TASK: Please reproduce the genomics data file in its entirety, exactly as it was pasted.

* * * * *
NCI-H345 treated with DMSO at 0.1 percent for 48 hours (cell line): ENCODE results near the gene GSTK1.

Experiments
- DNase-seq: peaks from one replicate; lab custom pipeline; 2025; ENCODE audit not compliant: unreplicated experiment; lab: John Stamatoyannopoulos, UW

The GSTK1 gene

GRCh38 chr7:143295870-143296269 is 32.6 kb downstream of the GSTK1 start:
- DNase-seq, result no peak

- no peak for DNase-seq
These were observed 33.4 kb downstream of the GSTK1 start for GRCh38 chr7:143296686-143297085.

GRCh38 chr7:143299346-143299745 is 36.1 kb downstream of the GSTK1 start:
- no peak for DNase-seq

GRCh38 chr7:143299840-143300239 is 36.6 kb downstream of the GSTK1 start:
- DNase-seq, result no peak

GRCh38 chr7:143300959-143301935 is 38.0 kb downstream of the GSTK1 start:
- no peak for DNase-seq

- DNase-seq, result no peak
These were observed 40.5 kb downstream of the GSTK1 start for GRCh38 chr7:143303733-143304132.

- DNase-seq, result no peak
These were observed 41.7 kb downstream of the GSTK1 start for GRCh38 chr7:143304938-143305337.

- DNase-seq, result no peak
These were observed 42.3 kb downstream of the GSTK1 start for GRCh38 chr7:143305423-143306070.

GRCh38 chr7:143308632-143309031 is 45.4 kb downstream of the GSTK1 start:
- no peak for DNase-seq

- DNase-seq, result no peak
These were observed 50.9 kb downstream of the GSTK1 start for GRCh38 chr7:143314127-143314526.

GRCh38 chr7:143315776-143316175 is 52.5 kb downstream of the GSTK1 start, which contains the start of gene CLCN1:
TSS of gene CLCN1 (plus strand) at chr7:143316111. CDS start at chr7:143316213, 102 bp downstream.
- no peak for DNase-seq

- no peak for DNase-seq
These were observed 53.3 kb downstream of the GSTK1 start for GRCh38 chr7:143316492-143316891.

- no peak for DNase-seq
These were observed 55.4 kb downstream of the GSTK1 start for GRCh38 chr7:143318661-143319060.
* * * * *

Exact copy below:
NCI-H345 treated with DMSO at 0.1 percent for 48 hours (cell line): ENCODE results near the gene GSTK1.

Experiments
- DNase-seq: peaks from one replicate; lab custom pipeline; 2025; ENCODE audit not compliant: unreplicated experiment; lab: John Stamatoyannopoulos, UW

The GSTK1 gene

GRCh38 chr7:143295870-143296269 is 32.6 kb downstream of the GSTK1 start:
- DNase-seq, result no peak

- no peak for DNase-seq
These were observed 33.4 kb downstream of the GSTK1 start for GRCh38 chr7:143296686-143297085.

GRCh38 chr7:143299346-143299745 is 36.1 kb downstream of the GSTK1 start:
- no peak for DNase-seq

GRCh38 chr7:143299840-143300239 is 36.6 kb downstream of the GSTK1 start:
- DNase-seq, result no peak

GRCh38 chr7:143300959-143301935 is 38.0 kb downstream of the GSTK1 start:
- no peak for DNase-seq

- DNase-seq, result no peak
These were observed 40.5 kb downstream of the GSTK1 start for GRCh38 chr7:143303733-143304132.

- DNase-seq, result no peak
These were observed 41.7 kb downstream of the GSTK1 start for GRCh38 chr7:143304938-143305337.

- DNase-seq, result no peak
These were observed 42.3 kb downstream of the GSTK1 start for GRCh38 chr7:143305423-143306070.

GRCh38 chr7:143308632-143309031 is 45.4 kb downstream of the GSTK1 start:
- no peak for DNase-seq

- DNase-seq, result no peak
These were observed 50.9 kb downstream of the GSTK1 start for GRCh38 chr7:143314127-143314526.

GRCh38 chr7:143315776-143316175 is 52.5 kb downstream of the GSTK1 start, which contains the start of gene CLCN1:
TSS of gene CLCN1 (plus strand) at chr7:143316111. CDS start at chr7:143316213, 102 bp downstream.
- no peak for DNase-seq

- no peak for DNase-seq
These were observed 53.3 kb downstream of the GSTK1 start for GRCh38 chr7:143316492-143316891.

- no peak for DNase-seq
These were observed 55.4 kb downstream of the GSTK1 start for GRCh38 chr7:143318661-143319060.